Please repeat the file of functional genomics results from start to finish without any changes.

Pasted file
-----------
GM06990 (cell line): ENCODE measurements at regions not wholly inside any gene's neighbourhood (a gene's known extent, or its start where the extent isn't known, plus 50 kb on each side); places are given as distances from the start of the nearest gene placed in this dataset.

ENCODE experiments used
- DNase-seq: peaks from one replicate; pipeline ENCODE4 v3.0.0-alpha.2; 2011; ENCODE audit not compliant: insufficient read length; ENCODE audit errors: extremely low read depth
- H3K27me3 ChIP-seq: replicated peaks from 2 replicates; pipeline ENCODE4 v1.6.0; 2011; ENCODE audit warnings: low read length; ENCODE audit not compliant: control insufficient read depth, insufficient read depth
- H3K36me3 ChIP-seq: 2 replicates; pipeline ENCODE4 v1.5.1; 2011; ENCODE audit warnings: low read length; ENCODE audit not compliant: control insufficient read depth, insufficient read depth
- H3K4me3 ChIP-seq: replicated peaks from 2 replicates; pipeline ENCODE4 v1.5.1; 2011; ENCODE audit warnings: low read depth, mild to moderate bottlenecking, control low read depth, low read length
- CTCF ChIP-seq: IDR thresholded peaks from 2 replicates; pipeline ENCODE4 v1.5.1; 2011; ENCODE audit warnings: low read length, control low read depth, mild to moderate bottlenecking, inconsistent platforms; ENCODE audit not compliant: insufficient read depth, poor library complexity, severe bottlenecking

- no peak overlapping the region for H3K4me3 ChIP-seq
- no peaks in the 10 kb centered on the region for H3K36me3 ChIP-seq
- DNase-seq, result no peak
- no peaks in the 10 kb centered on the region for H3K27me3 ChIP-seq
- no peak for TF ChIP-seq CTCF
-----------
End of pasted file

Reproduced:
GM06990 (cell line): ENCODE measurements at regions not wholly inside any gene's neighbourhood (a gene's known extent, or its start where the extent isn't known, plus 50 kb on each side); places are given as distances from the start of the nearest gene placed in this dataset.

ENCODE experiments used
- DNase-seq: peaks from one replicate; pipeline ENCODE4 v3.0.0-alpha.2; 2011; ENCODE audit not compliant: insufficient read length; ENCODE audit errors: extremely low read depth
- H3K27me3 ChIP-seq: replicated peaks from 2 replicates; pipeline ENCODE4 v1.6.0; 2011; ENCODE audit warnings: low read length; ENCODE audit not compliant: control insufficient read depth, insufficient read depth
- H3K36me3 ChIP-seq: 2 replicates; pipeline ENCODE4 v1.5.1; 2011; ENCODE audit warnings: low read length; ENCODE audit not compliant: control insufficient read depth, insufficient read depth
- H3K4me3 ChIP-seq: replicated peaks from 2 replicates; pipeline ENCODE4 v1.5.1; 2011; ENCODE audit warnings: low read depth, mild to moderate bottlenecking, control low read depth, low read length
- CTCF ChIP-seq: IDR thresholded peaks from 2 replicates; pipeline ENCODE4 v1.5.1; 2011; ENCODE audit warnings: low read length, control low read depth, mild to moderate bottlenecking, inconsistent platforms; ENCODE audit not compliant: insufficient read depth, poor library complexity, severe bottlenecking

- no peak overlapping the region for H3K4me3 ChIP-seq
- no peaks in the 10 kb centered on the region for H3K36me3 ChIP-seq
- DNase-seq, result no peak
- no peaks in the 10 kb centered on the region for H3K27me3 ChIP-seq
- no peak for TF ChIP-seq CTCF